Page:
“There is the victim and the aggressor, and Azerbaijan is the guilty party. That’s why our president and State Department are so hell-bent for ‘peace’ that would integrate Artsakh into Azerbaijan, which we all know is a death sentence for the Artsakh population. A genocide. A second genocide. President Biden knows it. Ilham Aliyev knows it. The world sees it, and it is up to us to stop it,” Hamparian said. 

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AYF-YOARF Central Executive member Alec Soghomonian also chided the Biden administration for its inaction “at the expense of Armenian lives.” He said the U.S. has “aided and abetted Baku by sending military aid and refusing to enforce Section 907,” referring to the provision in the United States Freedom Support Act which bans direct U.S. military aid to Azerbaijan. 

In 2022, the U.S. Government Accountability Office found that while the State Department has provided certified presidential waivers of Section 907 annually to Congress, it has failed “to provide Congress with all required information – such as the impact of aid on the military balance between Azerbaijan and Armenia.”

Soghomonian rallied the crowd, beseeching, “Act now! Wake up from your complacency! This blockade cannot become the new normal. We have all grown accustomed to chanting, ‘1915 never again!’ Unfortunately, 1915 is here. It is up to us to stop it.”

Speaking on behalf of the Armenian Relief Society, Eastern United States, Karine Shamlian said that schools should have opened for the fall in Artsakh, among them the ARS Sosseh kindergartens which have been closed due to the blockade. “Today, on September 1st, the ARS would have once again opened its doors and welcomed a new generation of students in its kindergartens, as the first day of school would have begun,” Shamlian said. “Unfortunately, kindergartens will have to remain closed, and due to this blockade, we are unable to provide the necessary back-to-school items or even give the access to education, depriving students of a basic human right.”

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“It is our moral duty to stand up and advocate for the rights of those who cannot speak for themselves,” Shamlian said. “We must insist that the world does not turn a blind eye to the suffering of the innocent, for silence in the face of injustice is complicity.”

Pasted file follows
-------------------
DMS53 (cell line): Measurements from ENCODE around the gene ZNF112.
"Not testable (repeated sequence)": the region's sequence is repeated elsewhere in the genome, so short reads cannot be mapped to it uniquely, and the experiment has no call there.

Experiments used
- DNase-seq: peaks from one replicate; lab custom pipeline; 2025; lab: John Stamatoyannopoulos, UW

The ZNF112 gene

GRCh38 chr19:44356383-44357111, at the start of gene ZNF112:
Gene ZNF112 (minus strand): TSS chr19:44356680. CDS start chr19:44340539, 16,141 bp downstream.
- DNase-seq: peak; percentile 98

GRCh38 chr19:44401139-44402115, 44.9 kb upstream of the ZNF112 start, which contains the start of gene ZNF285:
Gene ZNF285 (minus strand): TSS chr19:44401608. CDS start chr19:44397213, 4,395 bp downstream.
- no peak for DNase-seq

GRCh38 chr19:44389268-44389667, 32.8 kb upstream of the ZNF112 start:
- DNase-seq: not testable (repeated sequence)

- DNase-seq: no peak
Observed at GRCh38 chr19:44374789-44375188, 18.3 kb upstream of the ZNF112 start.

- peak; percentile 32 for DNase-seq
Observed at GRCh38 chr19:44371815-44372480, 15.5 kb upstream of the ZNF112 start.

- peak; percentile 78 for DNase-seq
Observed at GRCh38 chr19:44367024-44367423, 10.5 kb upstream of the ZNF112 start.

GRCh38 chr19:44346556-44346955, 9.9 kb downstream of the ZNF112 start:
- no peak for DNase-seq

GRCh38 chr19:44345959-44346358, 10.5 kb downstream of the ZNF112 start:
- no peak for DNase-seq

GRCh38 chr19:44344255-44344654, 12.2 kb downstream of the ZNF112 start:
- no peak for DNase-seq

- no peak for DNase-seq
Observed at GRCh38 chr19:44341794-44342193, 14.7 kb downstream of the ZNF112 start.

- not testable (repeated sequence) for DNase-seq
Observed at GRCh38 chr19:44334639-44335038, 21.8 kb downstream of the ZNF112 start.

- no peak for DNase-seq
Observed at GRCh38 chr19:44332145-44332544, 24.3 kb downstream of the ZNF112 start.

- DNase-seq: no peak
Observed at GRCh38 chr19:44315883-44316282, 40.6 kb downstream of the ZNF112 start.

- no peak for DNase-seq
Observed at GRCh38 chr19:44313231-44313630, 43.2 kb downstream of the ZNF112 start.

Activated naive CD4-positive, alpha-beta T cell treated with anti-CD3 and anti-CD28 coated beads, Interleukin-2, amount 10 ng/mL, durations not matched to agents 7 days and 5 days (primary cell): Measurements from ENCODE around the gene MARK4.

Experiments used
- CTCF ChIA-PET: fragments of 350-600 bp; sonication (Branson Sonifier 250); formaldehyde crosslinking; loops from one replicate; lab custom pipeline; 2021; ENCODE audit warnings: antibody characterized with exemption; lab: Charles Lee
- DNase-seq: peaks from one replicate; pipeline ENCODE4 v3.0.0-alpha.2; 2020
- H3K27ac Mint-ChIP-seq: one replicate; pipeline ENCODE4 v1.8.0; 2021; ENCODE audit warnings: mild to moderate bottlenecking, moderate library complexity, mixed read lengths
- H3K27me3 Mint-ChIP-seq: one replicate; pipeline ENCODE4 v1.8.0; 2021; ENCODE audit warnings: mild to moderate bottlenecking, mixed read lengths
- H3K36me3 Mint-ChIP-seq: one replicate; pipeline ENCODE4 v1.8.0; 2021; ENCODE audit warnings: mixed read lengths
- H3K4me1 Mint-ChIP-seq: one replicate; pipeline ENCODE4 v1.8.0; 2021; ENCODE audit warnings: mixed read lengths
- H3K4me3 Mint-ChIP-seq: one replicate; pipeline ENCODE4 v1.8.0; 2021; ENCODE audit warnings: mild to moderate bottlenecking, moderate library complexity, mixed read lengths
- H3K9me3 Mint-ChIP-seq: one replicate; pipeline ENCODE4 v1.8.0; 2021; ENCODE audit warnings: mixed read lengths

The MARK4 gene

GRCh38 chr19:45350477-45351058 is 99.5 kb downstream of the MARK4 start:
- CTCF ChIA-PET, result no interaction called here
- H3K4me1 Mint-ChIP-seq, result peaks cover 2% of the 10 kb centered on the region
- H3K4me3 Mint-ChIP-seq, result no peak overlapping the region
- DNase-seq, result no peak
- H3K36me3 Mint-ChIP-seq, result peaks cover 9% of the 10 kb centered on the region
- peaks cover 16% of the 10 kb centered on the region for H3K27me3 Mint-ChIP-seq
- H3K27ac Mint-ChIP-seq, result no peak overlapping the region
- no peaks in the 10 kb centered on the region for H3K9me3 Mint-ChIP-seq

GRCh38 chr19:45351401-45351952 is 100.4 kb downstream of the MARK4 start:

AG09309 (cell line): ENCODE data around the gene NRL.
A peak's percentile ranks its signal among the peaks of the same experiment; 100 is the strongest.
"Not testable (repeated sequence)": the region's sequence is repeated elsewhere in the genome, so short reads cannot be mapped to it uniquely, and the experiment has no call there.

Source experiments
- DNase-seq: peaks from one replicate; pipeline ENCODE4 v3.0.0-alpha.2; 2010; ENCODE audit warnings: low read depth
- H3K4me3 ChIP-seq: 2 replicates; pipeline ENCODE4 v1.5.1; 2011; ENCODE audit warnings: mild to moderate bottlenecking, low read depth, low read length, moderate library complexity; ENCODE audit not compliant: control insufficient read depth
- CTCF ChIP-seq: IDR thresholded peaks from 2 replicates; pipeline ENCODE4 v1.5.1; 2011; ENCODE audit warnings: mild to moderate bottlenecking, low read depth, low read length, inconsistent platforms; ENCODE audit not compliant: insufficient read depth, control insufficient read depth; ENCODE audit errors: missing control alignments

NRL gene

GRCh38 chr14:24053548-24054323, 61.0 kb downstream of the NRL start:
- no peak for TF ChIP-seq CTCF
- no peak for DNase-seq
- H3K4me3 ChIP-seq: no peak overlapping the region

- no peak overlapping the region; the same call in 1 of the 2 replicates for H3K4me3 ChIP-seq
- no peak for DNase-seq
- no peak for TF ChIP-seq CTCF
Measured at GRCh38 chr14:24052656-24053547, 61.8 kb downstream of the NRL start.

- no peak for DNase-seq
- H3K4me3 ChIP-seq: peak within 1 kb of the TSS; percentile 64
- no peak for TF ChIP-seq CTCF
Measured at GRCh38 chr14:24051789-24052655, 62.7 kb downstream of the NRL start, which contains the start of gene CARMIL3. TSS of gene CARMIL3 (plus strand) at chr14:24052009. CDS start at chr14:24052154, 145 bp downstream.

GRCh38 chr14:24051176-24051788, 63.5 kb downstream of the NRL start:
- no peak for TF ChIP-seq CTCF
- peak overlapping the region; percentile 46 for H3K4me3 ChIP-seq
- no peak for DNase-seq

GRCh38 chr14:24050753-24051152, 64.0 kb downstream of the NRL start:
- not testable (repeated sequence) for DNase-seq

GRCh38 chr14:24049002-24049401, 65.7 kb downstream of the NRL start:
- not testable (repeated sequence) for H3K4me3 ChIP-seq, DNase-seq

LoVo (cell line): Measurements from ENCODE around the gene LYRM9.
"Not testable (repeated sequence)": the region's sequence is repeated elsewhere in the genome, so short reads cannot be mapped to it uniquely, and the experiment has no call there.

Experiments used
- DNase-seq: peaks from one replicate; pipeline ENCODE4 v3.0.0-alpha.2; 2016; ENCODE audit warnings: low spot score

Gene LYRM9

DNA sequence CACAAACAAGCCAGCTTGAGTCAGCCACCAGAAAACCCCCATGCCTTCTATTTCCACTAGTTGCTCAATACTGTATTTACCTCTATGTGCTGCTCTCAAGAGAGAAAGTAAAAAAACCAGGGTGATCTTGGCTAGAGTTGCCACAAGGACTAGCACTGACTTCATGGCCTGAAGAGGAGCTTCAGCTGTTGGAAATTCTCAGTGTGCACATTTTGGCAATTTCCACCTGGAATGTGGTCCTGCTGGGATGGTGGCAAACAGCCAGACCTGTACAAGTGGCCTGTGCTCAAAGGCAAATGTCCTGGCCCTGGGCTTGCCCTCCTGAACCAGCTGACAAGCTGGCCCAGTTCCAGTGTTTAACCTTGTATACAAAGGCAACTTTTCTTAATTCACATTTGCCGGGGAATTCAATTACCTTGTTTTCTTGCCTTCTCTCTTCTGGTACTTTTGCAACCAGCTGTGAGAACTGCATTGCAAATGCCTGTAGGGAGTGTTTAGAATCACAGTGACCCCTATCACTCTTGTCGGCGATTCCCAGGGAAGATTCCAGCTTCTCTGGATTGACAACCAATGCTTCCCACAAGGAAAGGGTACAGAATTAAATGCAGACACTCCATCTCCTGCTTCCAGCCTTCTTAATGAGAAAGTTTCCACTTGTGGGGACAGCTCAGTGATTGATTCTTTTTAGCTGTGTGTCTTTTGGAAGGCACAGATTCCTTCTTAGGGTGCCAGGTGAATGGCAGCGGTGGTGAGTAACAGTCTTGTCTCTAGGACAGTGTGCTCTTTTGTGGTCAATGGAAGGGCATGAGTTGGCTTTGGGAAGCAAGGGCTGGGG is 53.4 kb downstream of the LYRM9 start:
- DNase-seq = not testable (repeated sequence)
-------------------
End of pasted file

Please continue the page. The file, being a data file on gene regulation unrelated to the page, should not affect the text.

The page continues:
Hamazkayin Eastern United States representative Dr. Aline Baghdassarian also focused on the 30,000 children living under blockade in Artsakh and subjected to the genocide-by-starvation. She expressed hope that “our children will firmly stand on the shoulders of the people who have thrived for millennia.”

“Our children will remain deeply rooted in our faith, our culture, history and struggle for existence and independence. Only then can we build our future on solid ground,” Dr. Baghdassarian said.

The protest included the participation of Archbishop Vicken Aykazian of the Diocese of the Eastern Armenian Apostolic Church of America, as well as Rev. Asadour Minassian of St. Mark Catholic Church, Wynnewood, Penn. and Rev. Hovsep Karapetian of St. Mary Armenian Church, Washington, D.C. After leading the crowd in the Hayr Mer, or the Our Father, Archbishop Aykazian turned his attention to the president of the United States.

Archbishop Vicken Aykazian, Rev. Hovsep Karapetian and Aram Hamparian, pictured l. to r. (Photo: Sona Gevorkian)

“Mr. Biden, do you hear me? I’m sure you hear me. You are the first president of the United States to recognize the Armenian Genocide, for which we are grateful. Mr. President, we beseech you. Please do not foresee the second genocide of the Armenian people, because we will not forget. We will never forget,” Archbishop Aykazian said.

“You have to know that every single Christian church in this country has been standing up and sending letters to the White House, the State Department and many other people,” he added. “They are with us. We are not alone.”

Protesters hold the Armenian flag outside of the White House (Photo: George Aghjayan)
Georgi Bargamian

Georgi Bargamian

Georgi Bargamian is a former editor of the Armenian Weekly. After 10 years working in community journalism, she attended law school and is an attorney, but she remains committed to her first love journalism by writing for the Armenian Weekly.